Technology trends 2017

Gartner is a big, American technology organisation which delivers technology research to global technology business leaders so they can  make informed decisions about key initiatives. It is one of the sites to keep an eye on if you want to see what the trends are and have some intelligent information to go on. It looks at different aspects of the impact of technology on our world and how it shapes it. It looks at the things which are changing and how they are being changed. What we don’t want to do is leave people out of this and people need communication and information. They need to know how to navigate the systems which are now in place. The information about how things are changing are getting to normal people as easily because so much is going on in the areas where the developments are occurring and so those who work there are used to it but hen it is not connecting with the larger population. The changes are quite quick and so what you thought was the way to do things isn’t any more. Much of the change is driven by big data and how we can analyse and use it but that then isn’t translating into everyday knowledge necessarily. More than ever we need to talk to each other , share information and share ways of doing something. We also need to be constantly aware that big changes are occurring and we need to look out for them and have some idea of how the world is now being landscaped. Communication is fundamental to that. Having grand new ways of doing things won’t help if people don’t know how to easily navigate them and don’t understand how the systems are now working. The video sums up the key changes very succinctly.

Usability

 

Is usability a science now? Certainly there is detailed analysis around usability in the design of apps, websites and technology in general. Does detailed analysis and data collection make it a science?  The fact the hue saturation can fatigue users is a fact we know now. If the colour on your sites or in your apps is too saturated then people will tire easily and maybe blame the app or website . Don Norman is the doyen of design and who people interact with it and he is worth listening to because he has spent his life in this area, researching about it and then sharing his ideas. He is widely acknowledged for expertise in the fields of design, usability engineering, and cognitive science. He looks at how people interact emotionally with design and how that plays an important role in what they can or can’t do with technology or will or won’t do. “It’s the real needs of people, what people think they need often isn’t right.”  We do need , at least, cognitive science to determine the best outcomes for people who use technology. We do need to understand how it can impact on others when we choose and select our designs for apps and websites. UserFocus UK  has an interesting discussion about whether usability is now a science or not. It comes to the conclusion :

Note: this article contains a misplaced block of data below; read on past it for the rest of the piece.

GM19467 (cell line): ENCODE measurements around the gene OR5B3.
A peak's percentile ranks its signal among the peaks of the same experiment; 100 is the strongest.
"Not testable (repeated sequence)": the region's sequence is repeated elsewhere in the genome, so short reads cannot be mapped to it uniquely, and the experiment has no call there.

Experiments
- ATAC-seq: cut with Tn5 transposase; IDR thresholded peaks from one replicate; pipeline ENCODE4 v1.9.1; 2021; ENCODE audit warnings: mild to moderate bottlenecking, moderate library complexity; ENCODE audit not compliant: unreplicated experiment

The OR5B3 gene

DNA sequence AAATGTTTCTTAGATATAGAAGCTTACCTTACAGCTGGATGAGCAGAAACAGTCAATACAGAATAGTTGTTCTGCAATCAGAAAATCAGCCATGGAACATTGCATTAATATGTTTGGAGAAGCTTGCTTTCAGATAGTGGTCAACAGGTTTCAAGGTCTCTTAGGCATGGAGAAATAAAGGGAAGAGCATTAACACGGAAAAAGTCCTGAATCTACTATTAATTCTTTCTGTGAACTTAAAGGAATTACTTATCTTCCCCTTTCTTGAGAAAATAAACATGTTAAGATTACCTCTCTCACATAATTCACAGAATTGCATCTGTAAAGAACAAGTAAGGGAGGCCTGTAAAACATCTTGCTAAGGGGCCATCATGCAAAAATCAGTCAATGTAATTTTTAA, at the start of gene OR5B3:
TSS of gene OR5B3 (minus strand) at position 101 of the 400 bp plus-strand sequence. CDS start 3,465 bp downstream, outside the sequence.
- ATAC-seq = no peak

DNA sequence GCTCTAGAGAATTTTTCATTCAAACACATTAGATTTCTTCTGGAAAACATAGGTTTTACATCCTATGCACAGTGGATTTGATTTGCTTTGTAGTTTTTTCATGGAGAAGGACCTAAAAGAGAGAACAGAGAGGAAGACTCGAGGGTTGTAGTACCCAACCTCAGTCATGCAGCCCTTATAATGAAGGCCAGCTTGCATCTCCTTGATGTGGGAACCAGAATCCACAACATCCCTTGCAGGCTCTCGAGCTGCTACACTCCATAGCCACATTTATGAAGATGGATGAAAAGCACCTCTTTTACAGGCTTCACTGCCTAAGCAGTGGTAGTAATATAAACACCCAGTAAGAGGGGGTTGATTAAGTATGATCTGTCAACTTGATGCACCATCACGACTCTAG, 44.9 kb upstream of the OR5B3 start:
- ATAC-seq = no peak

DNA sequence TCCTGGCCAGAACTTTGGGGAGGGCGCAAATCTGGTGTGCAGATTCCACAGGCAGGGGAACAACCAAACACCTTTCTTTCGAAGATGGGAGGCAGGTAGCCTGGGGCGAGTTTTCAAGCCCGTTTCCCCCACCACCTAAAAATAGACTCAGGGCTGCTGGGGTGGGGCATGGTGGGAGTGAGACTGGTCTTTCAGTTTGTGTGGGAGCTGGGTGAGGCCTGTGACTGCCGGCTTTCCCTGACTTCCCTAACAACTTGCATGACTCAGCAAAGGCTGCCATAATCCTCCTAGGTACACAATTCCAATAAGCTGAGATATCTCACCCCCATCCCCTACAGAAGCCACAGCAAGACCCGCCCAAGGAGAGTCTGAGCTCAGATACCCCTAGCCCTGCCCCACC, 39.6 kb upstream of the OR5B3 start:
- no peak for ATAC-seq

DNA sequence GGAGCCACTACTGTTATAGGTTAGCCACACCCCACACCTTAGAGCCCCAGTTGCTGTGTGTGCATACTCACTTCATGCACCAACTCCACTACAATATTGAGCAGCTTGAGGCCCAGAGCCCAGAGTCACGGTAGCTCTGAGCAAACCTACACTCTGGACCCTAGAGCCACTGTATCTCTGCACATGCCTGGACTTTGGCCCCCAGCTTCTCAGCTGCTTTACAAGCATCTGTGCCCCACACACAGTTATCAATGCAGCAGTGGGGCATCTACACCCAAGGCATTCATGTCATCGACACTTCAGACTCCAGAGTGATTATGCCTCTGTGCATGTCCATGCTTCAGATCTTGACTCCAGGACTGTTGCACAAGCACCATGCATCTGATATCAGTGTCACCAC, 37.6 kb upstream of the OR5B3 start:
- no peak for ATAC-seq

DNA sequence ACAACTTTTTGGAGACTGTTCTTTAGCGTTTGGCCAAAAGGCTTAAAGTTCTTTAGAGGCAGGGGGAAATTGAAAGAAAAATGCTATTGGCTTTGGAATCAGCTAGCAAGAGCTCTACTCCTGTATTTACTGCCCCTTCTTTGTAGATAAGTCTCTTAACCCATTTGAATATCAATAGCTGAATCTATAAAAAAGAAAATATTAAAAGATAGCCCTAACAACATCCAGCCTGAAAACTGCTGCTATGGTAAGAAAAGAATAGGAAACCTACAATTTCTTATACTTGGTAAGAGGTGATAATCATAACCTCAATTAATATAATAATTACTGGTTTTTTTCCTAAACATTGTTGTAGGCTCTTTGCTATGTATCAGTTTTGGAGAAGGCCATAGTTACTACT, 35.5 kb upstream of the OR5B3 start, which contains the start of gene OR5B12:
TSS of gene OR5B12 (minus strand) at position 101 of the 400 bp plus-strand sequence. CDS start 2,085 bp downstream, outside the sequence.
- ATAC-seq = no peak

“But I do think we can agree that as usability practitioners we should at least adopt a scientific way of thinking. By this, I mean we should approach our work with a self-critical and naturally sceptical mind set, and that our methods, whenever circumstances and budgets allow, should employ the scientific method of investigation.”

Usability at the least needs to be informed by science and if you are using technology to teach others then you need to understand the basic , underlying principles of UX and UI design and their emotional impact. That way you make informed choices about what to use and how you present your content.

IT skills for jobs 2017

it skills for jobs

Image : smh 

We are well past the stage where using a computer and mobile devices are desirable job skills. We are very much into the realms of data, SEO (search engine optimisation), apps development and UI/UX (user interface and user experience). Education is not about jobs but the skills people learn through study are generally the sorts of things which will carry them through to employability and the learning skills needed to advance themselves. Students do need to be familiar with the sorts of knowledge which will promote growth in their lives. I have spoken about UX and UI a lot on this blog. In classrooms which use technology it is something teachers need to be aware of. Design and technology  together. There was an article in the Sydney Morning Herald which discussed the sorts of IT skills we are looking for in Australia and it also included the soft skills we seem to be short of : teamwork, ownership and problem solving. Collaboration has been a classroom requirement for a long time as has teamwork. Ownership is about belonging and certainly there have been conversations and practices around that in education in Australia so I am wondering why these skills seem to be missing. CIO looks at the 10 IT skills which are most in demand at the  moment and looks and the reasons why.  The World Economic Forum looks at it from a global perspective and lists the skills we are looking for in the world. Not that much different form what we are looking for in Australia. FastCompany discusses at length three IT skills in particular and why they need to be commonplace now because they are so important to economic growth.  They are also important to an understanding of how technology works and influences us and how technology is being used and leveraged in today’s world. We have a lot of tools and software now. We need to progress to the next phase where we get he best out of them and then understand how they are impacting on us and can impact on us